"Brigitte's
Best
To Date!"

-Daily-Robert Kanner
TUNISIAN ON CAMPUS-Ahmed Bel Khodja, only student at the
University from his North African country, puts in a good deal of
time in Student Government Council offices in the Student Activi-
ties Building, working for jthe National and International Com-
mittee.
Ahmed Bel Khodj a Holds
'Activities Man' Scholarship

By THOMAS TURNER

OPENING NUMBER-TONIGHT at 8:30.
U of M PLATFORM ATTRACTIONS

TON IGHT
7 and 9 P.M.
"THE
GLENN MILLER
STORY"
with James Stewart, June Allyson,
Louis Armstrong, Gene Krupa
*
Saturday 7 and 9 P.M.
Sunday 8 P.M.
"ALL QUIET ON THE
WESTERN FRONT"
with Lew Ayres, Louis Wolheim,
Slim Summerville
SHORT: "The Floorwalker," with Chaplin
ARCHITECTURE AUDITORIUM
50 cents

Most students on this campus
have presumably come here to get
an education, but one man holds
a scholarship to be an "activities
man."
He is Ahmed Bel Khodja, Grad.,
of Tunisia.
For one thing, Bel Khodja has
quite enough education to satisfy
most people, having spent four
years of graduate work in Middle
Eastern studies at the University
of London.
Student Leader
For another, he is the Univer-
sity's Foreign Student Leadership
Project representative, sent to
educate and be educated in the
area of student government.
While at London University the
30 year old Tunisian headed the
Tunisian Students' Union chapter
in Britain. He writes and speaks
DIAL
N4 2-3136

German; French, Arabic and: Eng-
lish,. and has put these languages
to work in jobs such as with the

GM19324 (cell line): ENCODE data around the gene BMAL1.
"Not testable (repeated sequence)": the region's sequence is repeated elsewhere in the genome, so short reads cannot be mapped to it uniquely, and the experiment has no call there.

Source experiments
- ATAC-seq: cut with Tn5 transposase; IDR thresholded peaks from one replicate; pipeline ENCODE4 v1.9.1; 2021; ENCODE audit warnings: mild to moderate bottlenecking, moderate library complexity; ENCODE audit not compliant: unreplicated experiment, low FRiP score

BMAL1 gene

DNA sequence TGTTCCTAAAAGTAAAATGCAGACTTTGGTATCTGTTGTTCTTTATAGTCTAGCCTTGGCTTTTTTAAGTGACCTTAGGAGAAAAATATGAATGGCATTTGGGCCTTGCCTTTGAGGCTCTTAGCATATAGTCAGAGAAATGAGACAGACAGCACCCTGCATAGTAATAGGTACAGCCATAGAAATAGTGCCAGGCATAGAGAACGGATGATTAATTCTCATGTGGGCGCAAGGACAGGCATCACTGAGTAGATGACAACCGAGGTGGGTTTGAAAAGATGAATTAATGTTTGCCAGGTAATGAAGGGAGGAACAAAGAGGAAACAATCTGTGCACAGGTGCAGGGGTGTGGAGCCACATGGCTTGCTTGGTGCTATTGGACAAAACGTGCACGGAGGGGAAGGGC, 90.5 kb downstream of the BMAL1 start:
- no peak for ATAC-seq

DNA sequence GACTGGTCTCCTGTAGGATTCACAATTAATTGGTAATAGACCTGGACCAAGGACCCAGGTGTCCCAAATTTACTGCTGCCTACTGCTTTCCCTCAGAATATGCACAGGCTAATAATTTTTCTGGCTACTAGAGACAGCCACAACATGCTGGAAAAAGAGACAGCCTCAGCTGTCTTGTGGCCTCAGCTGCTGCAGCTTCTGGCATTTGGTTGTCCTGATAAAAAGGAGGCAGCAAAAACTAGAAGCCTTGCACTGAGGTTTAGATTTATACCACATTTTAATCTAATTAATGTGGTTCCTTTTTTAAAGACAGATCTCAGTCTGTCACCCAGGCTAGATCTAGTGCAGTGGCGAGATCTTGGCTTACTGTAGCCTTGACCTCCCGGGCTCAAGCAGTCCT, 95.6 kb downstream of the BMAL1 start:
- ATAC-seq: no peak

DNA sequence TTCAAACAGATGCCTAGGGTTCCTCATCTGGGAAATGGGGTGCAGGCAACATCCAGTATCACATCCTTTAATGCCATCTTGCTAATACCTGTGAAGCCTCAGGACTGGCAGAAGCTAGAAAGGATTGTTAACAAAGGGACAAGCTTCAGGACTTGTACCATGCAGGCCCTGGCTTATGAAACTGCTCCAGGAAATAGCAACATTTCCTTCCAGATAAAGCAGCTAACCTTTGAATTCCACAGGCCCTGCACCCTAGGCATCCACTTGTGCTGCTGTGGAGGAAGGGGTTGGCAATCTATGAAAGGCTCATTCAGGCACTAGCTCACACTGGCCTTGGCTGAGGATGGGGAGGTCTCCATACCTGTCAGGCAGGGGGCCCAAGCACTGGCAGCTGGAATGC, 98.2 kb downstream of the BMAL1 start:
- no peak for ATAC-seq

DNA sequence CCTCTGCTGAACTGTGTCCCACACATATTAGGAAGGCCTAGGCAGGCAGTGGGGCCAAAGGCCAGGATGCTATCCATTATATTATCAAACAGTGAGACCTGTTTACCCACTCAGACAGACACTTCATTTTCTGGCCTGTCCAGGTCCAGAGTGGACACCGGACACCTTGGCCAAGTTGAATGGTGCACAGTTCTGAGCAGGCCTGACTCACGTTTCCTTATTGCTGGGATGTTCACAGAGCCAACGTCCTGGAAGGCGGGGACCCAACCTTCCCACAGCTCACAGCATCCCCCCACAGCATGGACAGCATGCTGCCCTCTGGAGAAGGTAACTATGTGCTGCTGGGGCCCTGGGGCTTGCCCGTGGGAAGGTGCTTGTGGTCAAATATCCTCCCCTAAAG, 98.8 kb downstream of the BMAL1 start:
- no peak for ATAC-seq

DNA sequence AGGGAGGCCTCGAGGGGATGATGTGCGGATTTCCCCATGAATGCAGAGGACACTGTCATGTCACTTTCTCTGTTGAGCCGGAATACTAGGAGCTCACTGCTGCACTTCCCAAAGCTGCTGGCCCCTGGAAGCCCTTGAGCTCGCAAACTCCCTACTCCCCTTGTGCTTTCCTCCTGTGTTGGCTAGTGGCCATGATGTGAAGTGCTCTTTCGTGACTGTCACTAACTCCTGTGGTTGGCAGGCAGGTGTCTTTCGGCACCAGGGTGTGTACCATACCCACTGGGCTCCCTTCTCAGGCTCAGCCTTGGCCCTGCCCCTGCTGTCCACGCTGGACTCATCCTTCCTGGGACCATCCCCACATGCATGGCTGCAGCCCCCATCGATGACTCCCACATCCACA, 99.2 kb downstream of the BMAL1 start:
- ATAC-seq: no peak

Tunisian Embassy in London.
With this background, Bel Kho-
dia clearly met FSLP's standards
and was sent here by the United
States National Student Union's
FSLP program with the under-
standing that his time would go
in large measure to work with
students.
Represents NIA
So Bel Khodja represents Stu-
dent Government Council's Na-
tional and International Commit-
tee on the Board of the Interna-
tional Center.
And he is in charge of the SGC
committee's forums.
Bel Khodja stressed the idea
that students rather than faculty
members would provide the per-
sonnel for these forums, to be
held on problems of international
relations.
To Write Articles
Articles in The Daily on the
Middle East and North Africa, on
problems of nationalism and of
international student activity are
also in the works, the energetic
Tunisian said.
Bel Khodja has already partici-
pated in a Political Issues; Club
discussion on the French constitu
Student Talk
Students interested in:.inter-
national discussion are "Invited
to meet at 10:30 a.m. tomorroW
in the Student Activities Build-
ing, according to Ahmed Bel
Khodja, Grad., of Tunisia.
tion. He agreed with other speak-
ers that Algeria presents the major
threat to the success of Gen.
Charles de Gaulle's Fifth Re-
public, but said there is no solu-
tion short of independence for the
Arab state.
He feels quite strongly about
France's dissolution of the Al-
gerian Student Union, Bel Khodja
emphasized, since their Tunisian
and Moroccan counterparts have
had to carry the fight to get the
Algerian students scholarships in
non-French universities.
On this campus he only regrets
that he lives in Tyler Graduate
House, East Quadrangle, rather
than in an undergraduate dormi-
tory-he would like the additional
contact with students.

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ANTHONY NUTTING

Season Tickets Still Available - Seven Great Programs
Sir JOHN GIELGUD, Oct. 21 EDDIE DOWLING, Jan. 16
ELEANOR ROOSEVELT, Nov. 18 Sir JOHN GLUBB, Feb. 20
MARGARET WEBSTER, Nov. 13 NORMAN COUSINS, Mar. 13

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BOX OFFICE PHONE
NO 3-1511, EXT. 479

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@OLOR by b.UXa CINEM~ASCOPE!

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generation
THE UNIVERSITY INTER-ARTS MAGAZINE
Now Accepting Contributions for the Autumn Issue
FICTION * ESSAY * POETRY * ART
DRAMA * PHOTOGRAPHY * MUSIC
bring or mail material to
GENER ATICON